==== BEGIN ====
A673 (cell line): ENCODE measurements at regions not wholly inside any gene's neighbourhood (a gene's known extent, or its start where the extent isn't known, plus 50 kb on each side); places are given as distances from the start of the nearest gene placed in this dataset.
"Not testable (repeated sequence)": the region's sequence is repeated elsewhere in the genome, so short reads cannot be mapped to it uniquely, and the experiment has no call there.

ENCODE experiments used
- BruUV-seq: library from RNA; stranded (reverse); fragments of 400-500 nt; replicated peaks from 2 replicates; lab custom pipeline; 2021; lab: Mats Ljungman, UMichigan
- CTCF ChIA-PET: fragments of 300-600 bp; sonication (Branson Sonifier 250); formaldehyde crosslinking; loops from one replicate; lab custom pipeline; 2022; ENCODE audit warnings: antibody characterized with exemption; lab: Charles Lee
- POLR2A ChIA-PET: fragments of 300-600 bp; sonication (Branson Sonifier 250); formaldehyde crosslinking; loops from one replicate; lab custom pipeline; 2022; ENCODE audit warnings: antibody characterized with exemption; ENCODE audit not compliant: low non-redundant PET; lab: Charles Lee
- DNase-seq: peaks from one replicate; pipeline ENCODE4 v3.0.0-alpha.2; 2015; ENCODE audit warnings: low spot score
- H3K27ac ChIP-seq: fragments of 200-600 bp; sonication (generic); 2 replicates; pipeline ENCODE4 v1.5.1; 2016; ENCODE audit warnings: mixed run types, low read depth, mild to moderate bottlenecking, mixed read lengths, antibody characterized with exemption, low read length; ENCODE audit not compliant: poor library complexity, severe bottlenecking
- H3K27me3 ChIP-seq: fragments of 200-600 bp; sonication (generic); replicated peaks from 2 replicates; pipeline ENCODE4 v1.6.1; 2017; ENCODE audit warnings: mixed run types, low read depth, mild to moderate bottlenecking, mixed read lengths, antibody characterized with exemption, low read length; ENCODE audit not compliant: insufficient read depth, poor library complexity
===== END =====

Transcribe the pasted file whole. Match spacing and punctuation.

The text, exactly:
A673 (cell line): ENCODE measurements at regions not wholly inside any gene's neighbourhood (a gene's known extent, or its start where the extent isn't known, plus 50 kb on each side); places are given as distances from the start of the nearest gene placed in this dataset.
"Not testable (repeated sequence)": the region's sequence is repeated elsewhere in the genome, so short reads cannot be mapped to it uniquely, and the experiment has no call there.

ENCODE experiments used
- BruUV-seq: library from RNA; stranded (reverse); fragments of 400-500 nt; replicated peaks from 2 replicates; lab custom pipeline; 2021; lab: Mats Ljungman, UMichigan
- CTCF ChIA-PET: fragments of 300-600 bp; sonication (Branson Sonifier 250); formaldehyde crosslinking; loops from one replicate; lab custom pipeline; 2022; ENCODE audit warnings: antibody characterized with exemption; lab: Charles Lee
- POLR2A ChIA-PET: fragments of 300-600 bp; sonication (Branson Sonifier 250); formaldehyde crosslinking; loops from one replicate; lab custom pipeline; 2022; ENCODE audit warnings: antibody characterized with exemption; ENCODE audit not compliant: low non-redundant PET; lab: Charles Lee
- DNase-seq: peaks from one replicate; pipeline ENCODE4 v3.0.0-alpha.2; 2015; ENCODE audit warnings: low spot score
- H3K27ac ChIP-seq: fragments of 200-600 bp; sonication (generic); 2 replicates; pipeline ENCODE4 v1.5.1; 2016; ENCODE audit warnings: mixed run types, low read depth, mild to moderate bottlenecking, mixed read lengths, antibody characterized with exemption, low read length; ENCODE audit not compliant: poor library complexity, severe bottlenecking
- H3K27me3 ChIP-seq: fragments of 200-600 bp; sonication (generic); replicated peaks from 2 replicates; pipeline ENCODE4 v1.6.1; 2017; ENCODE audit warnings: mixed run types, low read depth, mild to moderate bottlenecking, mixed read lengths, antibody characterized with exemption, low read length; ENCODE audit not compliant: insufficient read depth, poor library complexity